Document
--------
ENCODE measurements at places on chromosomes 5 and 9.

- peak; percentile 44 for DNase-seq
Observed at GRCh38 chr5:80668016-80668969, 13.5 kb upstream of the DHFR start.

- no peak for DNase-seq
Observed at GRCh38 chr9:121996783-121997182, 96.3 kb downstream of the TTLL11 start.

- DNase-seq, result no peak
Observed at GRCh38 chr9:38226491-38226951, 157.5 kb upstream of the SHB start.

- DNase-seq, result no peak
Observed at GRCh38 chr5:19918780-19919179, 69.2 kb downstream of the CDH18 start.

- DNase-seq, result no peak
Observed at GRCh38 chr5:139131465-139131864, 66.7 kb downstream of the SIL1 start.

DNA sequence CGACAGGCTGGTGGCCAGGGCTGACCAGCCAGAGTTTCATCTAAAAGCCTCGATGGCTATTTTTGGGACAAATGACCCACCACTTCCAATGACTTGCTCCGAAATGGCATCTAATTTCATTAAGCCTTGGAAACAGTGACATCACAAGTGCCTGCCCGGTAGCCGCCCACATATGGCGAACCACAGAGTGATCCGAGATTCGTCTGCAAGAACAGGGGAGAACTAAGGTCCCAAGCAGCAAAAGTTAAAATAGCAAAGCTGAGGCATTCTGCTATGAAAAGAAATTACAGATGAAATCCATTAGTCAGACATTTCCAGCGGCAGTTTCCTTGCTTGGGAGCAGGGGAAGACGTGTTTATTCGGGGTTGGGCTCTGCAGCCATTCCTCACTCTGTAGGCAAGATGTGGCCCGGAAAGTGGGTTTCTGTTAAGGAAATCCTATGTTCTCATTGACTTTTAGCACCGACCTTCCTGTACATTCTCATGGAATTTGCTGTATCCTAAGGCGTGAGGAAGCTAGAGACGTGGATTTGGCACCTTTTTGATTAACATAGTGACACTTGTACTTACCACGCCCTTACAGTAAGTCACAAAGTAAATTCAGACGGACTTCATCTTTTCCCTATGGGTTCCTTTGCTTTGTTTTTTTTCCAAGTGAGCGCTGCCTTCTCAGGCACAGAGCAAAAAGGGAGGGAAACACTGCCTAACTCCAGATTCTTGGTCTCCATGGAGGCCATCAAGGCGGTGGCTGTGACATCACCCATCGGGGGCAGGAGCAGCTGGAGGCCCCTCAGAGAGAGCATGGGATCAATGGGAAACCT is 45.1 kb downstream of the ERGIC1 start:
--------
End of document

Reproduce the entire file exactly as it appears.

ENCODE measurements at places on chromosomes 5 and 9.

- peak; percentile 44 for DNase-seq
Observed at GRCh38 chr5:80668016-80668969, 13.5 kb upstream of the DHFR start.

- no peak for DNase-seq
Observed at GRCh38 chr9:121996783-121997182, 96.3 kb downstream of the TTLL11 start.

- DNase-seq, result no peak
Observed at GRCh38 chr9:38226491-38226951, 157.5 kb upstream of the SHB start.

- DNase-seq, result no peak
Observed at GRCh38 chr5:19918780-19919179, 69.2 kb downstream of the CDH18 start.

- DNase-seq, result no peak
Observed at GRCh38 chr5:139131465-139131864, 66.7 kb downstream of the SIL1 start.

DNA sequence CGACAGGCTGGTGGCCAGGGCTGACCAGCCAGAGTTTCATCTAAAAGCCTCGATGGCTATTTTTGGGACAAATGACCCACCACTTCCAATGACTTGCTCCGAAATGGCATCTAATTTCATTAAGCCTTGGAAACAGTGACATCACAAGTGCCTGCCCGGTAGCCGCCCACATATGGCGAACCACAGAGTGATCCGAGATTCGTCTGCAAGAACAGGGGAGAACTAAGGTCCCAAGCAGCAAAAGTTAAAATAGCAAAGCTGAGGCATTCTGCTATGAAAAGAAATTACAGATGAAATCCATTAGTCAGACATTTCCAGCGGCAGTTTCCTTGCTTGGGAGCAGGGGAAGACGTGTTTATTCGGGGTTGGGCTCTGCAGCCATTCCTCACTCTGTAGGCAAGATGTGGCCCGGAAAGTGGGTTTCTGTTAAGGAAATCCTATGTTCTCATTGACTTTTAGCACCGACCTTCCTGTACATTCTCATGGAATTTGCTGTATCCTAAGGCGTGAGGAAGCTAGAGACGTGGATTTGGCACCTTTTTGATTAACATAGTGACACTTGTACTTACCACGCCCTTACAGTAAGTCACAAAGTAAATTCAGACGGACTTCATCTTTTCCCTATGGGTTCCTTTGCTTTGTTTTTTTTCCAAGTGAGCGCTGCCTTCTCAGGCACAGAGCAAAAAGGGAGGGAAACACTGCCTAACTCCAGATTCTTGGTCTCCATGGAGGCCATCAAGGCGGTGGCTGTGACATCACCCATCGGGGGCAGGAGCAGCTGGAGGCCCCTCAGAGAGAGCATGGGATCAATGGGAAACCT is 45.1 kb downstream of the ERGIC1 start: